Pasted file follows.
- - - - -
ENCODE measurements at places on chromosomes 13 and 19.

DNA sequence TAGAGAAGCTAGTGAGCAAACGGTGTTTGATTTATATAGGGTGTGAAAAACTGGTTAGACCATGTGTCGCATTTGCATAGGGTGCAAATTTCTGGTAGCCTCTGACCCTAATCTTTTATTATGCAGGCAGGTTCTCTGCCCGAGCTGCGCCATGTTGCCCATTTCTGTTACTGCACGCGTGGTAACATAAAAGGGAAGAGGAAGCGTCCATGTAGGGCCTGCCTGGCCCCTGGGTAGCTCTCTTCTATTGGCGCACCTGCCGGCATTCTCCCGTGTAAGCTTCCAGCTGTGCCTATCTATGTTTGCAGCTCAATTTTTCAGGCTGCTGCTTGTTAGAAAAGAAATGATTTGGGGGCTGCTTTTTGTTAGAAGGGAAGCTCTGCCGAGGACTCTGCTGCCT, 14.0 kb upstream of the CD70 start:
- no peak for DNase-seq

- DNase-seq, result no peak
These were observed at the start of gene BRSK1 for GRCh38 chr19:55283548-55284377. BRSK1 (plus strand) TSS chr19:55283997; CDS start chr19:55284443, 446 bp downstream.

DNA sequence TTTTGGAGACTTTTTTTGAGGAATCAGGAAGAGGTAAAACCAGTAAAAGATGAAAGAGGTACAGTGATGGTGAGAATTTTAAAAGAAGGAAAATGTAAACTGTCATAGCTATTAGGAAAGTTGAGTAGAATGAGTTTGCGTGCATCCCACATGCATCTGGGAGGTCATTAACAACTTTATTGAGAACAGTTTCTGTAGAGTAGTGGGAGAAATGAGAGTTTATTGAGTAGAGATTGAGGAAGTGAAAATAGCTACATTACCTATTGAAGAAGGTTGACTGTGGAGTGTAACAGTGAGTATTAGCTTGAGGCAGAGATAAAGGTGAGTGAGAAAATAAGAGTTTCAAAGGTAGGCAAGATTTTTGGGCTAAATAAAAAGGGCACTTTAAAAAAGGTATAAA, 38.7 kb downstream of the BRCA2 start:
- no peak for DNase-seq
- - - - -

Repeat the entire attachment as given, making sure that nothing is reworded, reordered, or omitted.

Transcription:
ENCODE measurements at places on chromosomes 13 and 19.

DNA sequence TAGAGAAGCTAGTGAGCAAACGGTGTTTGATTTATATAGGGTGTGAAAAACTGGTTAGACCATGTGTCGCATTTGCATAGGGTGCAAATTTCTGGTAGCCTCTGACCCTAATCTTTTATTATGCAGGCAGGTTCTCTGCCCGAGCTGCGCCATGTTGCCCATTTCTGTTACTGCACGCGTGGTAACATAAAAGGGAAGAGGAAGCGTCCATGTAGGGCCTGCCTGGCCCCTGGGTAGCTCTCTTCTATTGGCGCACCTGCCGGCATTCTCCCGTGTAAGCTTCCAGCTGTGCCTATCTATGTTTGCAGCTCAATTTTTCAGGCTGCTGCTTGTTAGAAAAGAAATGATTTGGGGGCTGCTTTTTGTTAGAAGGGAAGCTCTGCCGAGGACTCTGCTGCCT, 14.0 kb upstream of the CD70 start:
- no peak for DNase-seq

- DNase-seq, result no peak
These were observed at the start of gene BRSK1 for GRCh38 chr19:55283548-55284377. BRSK1 (plus strand) TSS chr19:55283997; CDS start chr19:55284443, 446 bp downstream.

DNA sequence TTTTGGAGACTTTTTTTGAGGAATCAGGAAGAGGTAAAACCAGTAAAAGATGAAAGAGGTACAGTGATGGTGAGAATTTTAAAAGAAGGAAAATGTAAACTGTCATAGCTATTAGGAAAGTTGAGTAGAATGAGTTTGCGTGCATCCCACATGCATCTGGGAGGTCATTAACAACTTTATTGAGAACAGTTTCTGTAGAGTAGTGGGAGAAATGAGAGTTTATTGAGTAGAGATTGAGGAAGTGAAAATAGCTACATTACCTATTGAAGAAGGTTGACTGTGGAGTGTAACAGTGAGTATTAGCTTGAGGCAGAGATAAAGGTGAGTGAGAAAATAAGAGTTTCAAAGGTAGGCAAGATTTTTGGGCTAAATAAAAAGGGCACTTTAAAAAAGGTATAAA, 38.7 kb downstream of the BRCA2 start:
- no peak for DNase-seq